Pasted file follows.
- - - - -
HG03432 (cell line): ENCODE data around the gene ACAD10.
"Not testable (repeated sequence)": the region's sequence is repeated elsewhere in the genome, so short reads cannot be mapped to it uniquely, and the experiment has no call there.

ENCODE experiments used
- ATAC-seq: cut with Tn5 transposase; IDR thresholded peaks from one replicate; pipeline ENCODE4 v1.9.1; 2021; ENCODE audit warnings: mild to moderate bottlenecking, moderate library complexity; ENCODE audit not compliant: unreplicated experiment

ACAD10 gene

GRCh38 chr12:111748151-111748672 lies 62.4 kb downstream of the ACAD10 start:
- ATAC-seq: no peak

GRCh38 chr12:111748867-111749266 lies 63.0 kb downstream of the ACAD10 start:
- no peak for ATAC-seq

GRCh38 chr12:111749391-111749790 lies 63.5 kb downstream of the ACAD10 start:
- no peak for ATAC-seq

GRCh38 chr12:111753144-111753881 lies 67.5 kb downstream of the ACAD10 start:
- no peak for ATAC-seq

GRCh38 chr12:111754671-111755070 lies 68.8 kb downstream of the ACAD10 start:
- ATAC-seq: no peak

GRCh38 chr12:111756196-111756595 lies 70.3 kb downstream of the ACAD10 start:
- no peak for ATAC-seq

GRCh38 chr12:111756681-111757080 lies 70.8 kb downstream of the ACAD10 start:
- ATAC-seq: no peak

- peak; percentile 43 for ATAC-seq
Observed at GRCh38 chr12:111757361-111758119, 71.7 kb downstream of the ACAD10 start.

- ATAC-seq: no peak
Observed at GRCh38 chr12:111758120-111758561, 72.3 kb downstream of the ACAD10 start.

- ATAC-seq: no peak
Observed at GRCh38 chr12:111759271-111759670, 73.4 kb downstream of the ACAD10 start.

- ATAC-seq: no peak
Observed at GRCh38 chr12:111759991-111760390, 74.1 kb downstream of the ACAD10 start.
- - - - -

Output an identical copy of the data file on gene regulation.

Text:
HG03432 (cell line): ENCODE data around the gene ACAD10.
"Not testable (repeated sequence)": the region's sequence is repeated elsewhere in the genome, so short reads cannot be mapped to it uniquely, and the experiment has no call there.

ENCODE experiments used
- ATAC-seq: cut with Tn5 transposase; IDR thresholded peaks from one replicate; pipeline ENCODE4 v1.9.1; 2021; ENCODE audit warnings: mild to moderate bottlenecking, moderate library complexity; ENCODE audit not compliant: unreplicated experiment

ACAD10 gene

GRCh38 chr12:111748151-111748672 lies 62.4 kb downstream of the ACAD10 start:
- ATAC-seq: no peak

GRCh38 chr12:111748867-111749266 lies 63.0 kb downstream of the ACAD10 start:
- no peak for ATAC-seq

GRCh38 chr12:111749391-111749790 lies 63.5 kb downstream of the ACAD10 start:
- no peak for ATAC-seq

GRCh38 chr12:111753144-111753881 lies 67.5 kb downstream of the ACAD10 start:
- no peak for ATAC-seq

GRCh38 chr12:111754671-111755070 lies 68.8 kb downstream of the ACAD10 start:
- ATAC-seq: no peak

GRCh38 chr12:111756196-111756595 lies 70.3 kb downstream of the ACAD10 start:
- no peak for ATAC-seq

GRCh38 chr12:111756681-111757080 lies 70.8 kb downstream of the ACAD10 start:
- ATAC-seq: no peak

- peak; percentile 43 for ATAC-seq
Observed at GRCh38 chr12:111757361-111758119, 71.7 kb downstream of the ACAD10 start.

- ATAC-seq: no peak
Observed at GRCh38 chr12:111758120-111758561, 72.3 kb downstream of the ACAD10 start.

- ATAC-seq: no peak
Observed at GRCh38 chr12:111759271-111759670, 73.4 kb downstream of the ACAD10 start.

- ATAC-seq: no peak
Observed at GRCh38 chr12:111759991-111760390, 74.1 kb downstream of the ACAD10 start.